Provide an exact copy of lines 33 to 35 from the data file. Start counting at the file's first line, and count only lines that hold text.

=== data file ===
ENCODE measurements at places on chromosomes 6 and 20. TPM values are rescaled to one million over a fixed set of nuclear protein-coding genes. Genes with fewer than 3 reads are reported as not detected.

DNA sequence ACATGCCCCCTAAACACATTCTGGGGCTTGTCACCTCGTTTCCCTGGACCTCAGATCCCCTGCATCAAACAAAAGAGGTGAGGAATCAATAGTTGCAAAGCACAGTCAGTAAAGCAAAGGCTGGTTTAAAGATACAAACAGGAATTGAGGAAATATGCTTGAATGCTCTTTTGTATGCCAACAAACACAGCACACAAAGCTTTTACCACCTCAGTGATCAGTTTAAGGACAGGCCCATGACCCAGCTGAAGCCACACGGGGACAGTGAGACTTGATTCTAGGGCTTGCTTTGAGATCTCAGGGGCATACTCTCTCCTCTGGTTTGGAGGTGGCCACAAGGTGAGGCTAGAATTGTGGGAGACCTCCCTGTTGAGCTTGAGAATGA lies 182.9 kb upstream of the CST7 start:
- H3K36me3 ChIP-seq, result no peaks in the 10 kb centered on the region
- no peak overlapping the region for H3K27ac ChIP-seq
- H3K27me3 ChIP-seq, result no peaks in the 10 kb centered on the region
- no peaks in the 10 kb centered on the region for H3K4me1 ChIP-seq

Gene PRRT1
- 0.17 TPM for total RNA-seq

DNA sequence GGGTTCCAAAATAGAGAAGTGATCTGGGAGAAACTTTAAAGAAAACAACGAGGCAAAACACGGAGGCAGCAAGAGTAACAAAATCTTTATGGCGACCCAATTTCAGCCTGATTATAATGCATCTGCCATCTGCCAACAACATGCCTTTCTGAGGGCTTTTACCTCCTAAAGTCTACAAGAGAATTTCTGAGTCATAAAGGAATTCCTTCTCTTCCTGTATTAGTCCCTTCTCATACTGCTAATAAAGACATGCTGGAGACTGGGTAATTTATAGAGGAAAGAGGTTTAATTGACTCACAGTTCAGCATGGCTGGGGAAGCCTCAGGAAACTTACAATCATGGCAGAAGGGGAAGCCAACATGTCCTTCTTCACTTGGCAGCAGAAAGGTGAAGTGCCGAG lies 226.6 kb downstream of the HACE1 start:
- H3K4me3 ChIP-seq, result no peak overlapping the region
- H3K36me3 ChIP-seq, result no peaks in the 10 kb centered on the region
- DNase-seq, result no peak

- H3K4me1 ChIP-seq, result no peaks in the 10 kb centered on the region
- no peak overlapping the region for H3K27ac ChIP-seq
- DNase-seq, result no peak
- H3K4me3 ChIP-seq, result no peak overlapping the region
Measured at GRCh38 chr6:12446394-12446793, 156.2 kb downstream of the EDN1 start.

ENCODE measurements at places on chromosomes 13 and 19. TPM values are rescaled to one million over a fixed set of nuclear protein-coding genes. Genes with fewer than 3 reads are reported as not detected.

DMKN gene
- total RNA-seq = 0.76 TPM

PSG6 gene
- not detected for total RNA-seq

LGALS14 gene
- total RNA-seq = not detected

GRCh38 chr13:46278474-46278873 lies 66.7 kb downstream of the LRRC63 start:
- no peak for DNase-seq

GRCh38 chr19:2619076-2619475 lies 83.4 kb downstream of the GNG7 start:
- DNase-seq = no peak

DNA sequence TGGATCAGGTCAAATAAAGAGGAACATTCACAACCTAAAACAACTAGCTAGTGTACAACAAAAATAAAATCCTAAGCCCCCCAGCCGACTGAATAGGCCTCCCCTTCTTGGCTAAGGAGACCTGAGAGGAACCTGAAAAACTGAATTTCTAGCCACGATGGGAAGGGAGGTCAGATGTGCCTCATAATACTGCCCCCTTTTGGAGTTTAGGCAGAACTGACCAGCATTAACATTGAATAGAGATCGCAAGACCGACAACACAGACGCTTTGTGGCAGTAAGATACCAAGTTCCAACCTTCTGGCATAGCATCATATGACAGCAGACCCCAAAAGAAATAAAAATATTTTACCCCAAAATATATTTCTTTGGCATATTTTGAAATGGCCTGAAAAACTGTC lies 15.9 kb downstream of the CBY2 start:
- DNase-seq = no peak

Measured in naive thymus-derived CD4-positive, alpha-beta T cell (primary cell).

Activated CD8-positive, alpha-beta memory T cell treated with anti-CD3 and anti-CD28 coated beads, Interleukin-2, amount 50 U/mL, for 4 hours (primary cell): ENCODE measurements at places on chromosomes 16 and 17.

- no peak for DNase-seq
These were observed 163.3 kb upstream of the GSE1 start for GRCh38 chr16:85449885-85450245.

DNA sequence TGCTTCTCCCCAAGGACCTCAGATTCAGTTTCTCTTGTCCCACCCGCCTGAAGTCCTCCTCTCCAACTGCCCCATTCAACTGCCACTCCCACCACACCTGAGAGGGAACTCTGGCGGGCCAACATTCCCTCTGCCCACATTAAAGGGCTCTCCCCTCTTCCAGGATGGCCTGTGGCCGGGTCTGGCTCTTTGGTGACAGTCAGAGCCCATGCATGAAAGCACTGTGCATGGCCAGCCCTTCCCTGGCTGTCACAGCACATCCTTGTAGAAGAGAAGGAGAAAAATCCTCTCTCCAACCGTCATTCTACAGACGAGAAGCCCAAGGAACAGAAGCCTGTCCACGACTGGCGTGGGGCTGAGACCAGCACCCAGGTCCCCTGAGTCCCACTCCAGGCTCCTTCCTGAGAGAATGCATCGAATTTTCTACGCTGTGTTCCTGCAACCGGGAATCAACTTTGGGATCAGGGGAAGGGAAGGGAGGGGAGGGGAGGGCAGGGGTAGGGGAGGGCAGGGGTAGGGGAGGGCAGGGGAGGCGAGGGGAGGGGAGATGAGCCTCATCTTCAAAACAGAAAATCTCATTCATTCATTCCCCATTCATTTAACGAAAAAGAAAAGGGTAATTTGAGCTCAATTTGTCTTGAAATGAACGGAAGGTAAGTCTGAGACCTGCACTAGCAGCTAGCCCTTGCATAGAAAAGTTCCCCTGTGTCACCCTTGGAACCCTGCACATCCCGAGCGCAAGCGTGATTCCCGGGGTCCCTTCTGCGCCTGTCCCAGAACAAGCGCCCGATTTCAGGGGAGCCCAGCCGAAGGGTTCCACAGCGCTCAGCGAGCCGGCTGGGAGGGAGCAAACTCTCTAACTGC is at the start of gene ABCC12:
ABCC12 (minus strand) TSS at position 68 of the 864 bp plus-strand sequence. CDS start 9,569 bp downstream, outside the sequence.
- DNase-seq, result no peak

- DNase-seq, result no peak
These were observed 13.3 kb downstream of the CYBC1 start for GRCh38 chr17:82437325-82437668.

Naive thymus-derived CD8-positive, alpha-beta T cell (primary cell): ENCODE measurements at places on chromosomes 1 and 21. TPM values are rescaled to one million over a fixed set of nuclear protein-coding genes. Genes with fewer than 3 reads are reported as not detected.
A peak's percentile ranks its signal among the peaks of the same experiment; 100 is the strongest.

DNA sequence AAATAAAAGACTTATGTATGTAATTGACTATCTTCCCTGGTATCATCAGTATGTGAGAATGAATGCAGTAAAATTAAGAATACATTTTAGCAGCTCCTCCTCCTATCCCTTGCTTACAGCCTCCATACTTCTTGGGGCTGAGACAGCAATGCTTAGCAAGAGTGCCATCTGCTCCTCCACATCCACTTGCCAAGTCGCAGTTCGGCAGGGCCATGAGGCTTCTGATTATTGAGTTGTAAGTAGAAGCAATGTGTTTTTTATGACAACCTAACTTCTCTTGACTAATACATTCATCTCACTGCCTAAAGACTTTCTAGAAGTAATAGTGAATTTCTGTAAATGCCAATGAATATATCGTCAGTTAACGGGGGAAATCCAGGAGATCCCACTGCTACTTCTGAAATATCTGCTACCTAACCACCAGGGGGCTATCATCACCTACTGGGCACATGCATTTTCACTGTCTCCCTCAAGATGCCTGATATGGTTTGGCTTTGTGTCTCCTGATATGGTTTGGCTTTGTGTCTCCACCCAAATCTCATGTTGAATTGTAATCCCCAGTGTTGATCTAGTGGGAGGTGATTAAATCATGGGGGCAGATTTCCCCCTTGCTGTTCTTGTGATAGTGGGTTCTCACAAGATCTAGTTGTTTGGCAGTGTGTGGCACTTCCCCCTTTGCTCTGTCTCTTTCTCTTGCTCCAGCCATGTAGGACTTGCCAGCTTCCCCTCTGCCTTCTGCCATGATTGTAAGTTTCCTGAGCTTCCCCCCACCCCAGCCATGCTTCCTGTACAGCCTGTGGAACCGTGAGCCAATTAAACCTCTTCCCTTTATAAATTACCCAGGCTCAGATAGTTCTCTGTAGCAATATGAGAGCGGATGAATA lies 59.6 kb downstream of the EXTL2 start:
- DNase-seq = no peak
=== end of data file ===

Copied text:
- no peak for DNase-seq
These were observed 163.3 kb upstream of the GSE1 start for GRCh38 chr16:85449885-85450245.

DNA sequence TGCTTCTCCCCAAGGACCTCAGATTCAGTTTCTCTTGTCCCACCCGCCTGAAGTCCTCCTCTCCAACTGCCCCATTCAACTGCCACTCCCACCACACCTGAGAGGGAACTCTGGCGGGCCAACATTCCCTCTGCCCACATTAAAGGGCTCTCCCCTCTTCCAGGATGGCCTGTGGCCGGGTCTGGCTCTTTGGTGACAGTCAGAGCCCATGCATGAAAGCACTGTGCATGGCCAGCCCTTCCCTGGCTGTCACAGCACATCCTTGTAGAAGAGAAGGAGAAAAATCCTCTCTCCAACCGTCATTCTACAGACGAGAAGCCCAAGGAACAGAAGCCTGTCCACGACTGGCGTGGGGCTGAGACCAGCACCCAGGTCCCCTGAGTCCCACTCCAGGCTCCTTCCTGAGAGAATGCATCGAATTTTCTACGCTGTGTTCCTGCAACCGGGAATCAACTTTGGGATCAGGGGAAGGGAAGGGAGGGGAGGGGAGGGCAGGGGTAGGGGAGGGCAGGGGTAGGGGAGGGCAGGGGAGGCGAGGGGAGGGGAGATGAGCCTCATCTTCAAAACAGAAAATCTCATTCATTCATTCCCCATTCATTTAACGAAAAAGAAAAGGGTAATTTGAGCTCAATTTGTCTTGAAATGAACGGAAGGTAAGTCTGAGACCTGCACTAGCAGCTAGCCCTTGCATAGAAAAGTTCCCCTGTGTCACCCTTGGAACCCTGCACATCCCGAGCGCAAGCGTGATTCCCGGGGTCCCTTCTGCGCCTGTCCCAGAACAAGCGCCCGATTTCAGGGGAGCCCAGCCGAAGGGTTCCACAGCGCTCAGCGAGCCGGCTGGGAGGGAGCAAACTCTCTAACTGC is at the start of gene ABCC12: